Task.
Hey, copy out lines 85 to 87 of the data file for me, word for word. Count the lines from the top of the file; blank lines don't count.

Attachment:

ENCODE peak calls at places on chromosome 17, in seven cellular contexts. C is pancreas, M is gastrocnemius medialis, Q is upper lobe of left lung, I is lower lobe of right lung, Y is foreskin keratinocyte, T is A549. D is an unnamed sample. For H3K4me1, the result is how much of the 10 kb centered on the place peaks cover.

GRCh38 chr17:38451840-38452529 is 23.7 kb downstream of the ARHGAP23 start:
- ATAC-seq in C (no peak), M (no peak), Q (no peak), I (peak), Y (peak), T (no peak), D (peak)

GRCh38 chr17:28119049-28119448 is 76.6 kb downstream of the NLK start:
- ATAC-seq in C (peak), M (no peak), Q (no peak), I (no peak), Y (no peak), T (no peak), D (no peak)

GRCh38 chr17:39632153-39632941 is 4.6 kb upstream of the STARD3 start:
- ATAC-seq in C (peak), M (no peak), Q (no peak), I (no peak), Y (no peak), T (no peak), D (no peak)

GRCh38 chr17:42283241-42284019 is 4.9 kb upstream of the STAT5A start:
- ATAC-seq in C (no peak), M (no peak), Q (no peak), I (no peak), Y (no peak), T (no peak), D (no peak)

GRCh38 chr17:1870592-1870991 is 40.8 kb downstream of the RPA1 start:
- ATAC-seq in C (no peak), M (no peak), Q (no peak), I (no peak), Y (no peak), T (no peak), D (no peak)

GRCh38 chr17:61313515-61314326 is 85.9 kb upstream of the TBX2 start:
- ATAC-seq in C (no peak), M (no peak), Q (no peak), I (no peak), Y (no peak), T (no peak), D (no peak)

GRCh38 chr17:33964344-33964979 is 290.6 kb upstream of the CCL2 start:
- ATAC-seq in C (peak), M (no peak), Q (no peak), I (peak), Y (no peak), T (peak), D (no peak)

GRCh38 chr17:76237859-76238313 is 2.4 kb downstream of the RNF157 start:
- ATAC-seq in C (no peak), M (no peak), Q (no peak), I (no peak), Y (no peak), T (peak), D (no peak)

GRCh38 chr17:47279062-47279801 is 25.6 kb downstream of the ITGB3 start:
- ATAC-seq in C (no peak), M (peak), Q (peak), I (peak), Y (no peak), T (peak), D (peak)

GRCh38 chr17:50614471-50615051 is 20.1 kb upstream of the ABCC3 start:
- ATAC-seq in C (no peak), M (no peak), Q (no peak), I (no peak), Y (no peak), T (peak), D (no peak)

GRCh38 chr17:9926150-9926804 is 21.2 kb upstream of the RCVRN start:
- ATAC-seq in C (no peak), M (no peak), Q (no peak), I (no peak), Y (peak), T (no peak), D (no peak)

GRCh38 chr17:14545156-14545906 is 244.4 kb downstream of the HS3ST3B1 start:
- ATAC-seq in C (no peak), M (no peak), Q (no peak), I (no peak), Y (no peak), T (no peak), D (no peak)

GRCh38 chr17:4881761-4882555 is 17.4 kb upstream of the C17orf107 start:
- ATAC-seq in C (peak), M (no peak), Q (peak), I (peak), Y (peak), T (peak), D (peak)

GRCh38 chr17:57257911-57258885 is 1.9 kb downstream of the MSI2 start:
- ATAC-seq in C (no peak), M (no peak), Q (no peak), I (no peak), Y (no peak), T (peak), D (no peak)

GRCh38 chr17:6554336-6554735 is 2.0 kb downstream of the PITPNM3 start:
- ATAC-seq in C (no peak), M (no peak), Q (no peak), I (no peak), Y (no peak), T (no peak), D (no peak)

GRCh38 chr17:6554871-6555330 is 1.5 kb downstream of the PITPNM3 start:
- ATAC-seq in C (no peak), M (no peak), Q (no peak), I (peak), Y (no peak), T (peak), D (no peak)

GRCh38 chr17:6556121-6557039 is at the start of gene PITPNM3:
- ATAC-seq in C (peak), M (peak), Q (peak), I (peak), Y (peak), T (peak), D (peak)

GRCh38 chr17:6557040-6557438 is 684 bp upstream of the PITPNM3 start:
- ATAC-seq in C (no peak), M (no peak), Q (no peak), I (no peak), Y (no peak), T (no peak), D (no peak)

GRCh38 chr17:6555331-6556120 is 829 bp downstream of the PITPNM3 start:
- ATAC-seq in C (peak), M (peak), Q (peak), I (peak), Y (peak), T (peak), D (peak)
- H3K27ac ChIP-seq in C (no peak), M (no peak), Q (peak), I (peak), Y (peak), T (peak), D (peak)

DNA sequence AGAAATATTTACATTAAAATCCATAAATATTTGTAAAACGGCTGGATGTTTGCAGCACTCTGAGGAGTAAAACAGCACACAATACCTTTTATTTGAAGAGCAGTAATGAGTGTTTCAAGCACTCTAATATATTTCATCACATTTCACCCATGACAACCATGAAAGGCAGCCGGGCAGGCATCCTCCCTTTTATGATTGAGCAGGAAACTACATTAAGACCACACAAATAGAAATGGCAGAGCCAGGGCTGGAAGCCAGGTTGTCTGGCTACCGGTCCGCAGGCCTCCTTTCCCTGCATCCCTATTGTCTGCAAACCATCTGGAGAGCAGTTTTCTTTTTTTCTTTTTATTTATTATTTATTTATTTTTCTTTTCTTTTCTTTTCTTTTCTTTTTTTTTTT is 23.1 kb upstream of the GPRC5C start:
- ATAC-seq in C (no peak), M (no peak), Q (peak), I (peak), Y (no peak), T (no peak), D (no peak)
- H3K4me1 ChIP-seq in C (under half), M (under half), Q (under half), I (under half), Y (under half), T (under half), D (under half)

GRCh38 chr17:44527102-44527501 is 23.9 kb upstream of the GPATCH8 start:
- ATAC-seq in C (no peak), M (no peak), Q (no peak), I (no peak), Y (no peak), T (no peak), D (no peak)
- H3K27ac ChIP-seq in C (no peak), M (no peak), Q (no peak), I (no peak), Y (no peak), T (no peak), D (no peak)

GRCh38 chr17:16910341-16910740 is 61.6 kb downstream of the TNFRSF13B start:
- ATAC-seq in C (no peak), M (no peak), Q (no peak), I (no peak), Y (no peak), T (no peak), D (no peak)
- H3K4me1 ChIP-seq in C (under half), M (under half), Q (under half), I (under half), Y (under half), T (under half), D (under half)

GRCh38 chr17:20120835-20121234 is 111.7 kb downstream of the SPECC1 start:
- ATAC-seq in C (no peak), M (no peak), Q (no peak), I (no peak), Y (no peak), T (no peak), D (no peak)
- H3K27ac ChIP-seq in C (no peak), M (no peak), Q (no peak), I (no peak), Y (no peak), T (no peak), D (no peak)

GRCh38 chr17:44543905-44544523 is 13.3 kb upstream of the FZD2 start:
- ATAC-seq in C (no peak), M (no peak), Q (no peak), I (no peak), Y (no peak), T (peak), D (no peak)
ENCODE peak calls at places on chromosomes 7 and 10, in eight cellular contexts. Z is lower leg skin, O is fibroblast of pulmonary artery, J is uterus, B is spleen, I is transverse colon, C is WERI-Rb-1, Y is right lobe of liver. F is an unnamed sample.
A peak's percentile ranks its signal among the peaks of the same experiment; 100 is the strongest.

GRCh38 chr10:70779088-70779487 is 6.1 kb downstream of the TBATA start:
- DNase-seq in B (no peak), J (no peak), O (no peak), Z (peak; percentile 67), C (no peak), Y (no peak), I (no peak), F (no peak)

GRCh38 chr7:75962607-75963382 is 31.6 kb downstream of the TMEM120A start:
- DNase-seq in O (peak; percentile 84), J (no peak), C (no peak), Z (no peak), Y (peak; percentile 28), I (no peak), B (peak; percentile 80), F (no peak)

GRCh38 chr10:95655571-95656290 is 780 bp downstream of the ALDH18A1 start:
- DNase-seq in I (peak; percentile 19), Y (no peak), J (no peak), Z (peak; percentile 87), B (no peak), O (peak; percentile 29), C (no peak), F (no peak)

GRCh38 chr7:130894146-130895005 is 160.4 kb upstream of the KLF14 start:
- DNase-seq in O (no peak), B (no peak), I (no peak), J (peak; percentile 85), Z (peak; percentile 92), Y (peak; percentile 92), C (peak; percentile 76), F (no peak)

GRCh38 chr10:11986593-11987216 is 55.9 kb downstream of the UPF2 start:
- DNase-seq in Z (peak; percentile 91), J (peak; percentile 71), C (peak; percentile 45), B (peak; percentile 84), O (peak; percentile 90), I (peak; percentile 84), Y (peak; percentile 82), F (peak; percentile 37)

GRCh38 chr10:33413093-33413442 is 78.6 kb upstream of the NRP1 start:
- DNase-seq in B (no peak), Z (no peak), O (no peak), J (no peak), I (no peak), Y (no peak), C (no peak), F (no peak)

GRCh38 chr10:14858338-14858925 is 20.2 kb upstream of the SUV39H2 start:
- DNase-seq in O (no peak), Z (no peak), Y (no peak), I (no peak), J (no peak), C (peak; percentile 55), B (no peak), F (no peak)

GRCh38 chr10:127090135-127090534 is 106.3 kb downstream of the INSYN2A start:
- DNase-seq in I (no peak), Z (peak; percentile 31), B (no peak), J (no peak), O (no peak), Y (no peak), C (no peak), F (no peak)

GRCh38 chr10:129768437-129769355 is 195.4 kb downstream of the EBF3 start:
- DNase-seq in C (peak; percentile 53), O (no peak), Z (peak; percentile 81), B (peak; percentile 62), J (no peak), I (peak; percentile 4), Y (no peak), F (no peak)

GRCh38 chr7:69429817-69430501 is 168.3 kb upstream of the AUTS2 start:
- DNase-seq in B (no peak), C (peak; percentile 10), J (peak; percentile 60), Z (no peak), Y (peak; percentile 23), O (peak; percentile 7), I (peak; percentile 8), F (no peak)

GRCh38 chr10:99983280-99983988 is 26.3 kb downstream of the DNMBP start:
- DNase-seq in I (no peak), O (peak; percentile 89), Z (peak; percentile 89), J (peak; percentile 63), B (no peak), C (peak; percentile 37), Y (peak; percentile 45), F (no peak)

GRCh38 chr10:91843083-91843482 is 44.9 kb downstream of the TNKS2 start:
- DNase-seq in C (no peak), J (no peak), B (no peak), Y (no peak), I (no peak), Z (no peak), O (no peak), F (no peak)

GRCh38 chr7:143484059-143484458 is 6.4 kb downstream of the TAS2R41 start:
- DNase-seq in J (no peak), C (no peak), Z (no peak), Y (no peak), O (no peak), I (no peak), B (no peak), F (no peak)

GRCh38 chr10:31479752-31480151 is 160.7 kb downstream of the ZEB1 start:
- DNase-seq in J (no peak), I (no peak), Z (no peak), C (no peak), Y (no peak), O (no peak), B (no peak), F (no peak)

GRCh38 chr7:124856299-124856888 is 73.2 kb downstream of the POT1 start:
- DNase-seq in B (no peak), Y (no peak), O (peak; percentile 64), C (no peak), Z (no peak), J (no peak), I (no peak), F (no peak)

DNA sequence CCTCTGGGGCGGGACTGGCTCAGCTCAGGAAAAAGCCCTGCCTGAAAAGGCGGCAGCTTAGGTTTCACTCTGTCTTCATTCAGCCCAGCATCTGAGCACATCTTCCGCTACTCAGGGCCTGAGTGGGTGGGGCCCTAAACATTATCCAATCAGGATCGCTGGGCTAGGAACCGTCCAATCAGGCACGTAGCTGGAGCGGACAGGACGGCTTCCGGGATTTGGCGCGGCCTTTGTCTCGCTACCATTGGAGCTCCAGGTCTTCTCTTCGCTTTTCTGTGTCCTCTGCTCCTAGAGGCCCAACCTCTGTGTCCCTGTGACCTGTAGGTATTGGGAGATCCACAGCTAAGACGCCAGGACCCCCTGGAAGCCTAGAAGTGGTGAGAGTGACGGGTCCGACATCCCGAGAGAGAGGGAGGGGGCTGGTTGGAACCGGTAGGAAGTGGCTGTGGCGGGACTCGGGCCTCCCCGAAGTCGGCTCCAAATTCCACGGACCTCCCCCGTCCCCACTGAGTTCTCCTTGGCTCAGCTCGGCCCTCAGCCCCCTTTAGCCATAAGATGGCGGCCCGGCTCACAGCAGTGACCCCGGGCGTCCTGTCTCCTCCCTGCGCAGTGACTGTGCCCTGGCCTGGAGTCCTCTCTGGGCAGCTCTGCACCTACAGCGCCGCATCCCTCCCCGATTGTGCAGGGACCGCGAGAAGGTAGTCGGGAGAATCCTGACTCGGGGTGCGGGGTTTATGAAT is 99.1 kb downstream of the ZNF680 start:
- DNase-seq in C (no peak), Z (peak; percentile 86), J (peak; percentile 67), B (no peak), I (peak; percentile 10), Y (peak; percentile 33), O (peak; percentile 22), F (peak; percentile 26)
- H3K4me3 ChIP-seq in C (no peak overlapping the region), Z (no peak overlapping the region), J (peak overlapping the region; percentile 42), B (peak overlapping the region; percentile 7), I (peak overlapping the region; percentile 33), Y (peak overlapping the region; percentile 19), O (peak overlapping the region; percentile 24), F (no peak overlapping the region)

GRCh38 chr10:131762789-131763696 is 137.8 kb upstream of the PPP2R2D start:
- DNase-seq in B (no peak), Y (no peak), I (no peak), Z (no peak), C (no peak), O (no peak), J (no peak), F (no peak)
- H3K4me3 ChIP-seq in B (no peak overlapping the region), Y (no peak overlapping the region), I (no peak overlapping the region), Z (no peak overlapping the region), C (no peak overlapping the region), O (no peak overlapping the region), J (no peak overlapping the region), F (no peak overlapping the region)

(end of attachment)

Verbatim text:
GRCh38 chr7:124856299-124856888 is 73.2 kb downstream of the POT1 start:
- DNase-seq in B (no peak), Y (no peak), O (peak; percentile 64), C (no peak), Z (no peak), J (no peak), I (no peak), F (no peak)

DNA sequence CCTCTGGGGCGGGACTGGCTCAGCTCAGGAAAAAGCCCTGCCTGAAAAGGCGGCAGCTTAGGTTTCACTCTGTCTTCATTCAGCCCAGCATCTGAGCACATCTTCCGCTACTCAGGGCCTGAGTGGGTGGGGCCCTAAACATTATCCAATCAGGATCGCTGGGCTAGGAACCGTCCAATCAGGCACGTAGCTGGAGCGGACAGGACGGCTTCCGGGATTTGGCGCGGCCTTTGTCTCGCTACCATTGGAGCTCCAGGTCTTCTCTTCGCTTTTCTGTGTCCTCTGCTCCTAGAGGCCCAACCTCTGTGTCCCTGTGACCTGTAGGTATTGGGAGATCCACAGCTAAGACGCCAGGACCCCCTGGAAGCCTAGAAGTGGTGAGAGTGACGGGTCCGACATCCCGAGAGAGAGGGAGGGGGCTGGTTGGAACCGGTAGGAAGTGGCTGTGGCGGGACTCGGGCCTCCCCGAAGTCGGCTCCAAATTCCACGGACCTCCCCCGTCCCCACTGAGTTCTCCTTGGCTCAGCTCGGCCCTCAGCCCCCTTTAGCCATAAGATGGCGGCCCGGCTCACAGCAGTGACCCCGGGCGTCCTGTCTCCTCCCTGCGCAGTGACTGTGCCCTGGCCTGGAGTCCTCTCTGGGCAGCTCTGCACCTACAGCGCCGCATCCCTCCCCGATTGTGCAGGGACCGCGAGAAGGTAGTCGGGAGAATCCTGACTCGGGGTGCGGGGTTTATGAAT is 99.1 kb downstream of the ZNF680 start: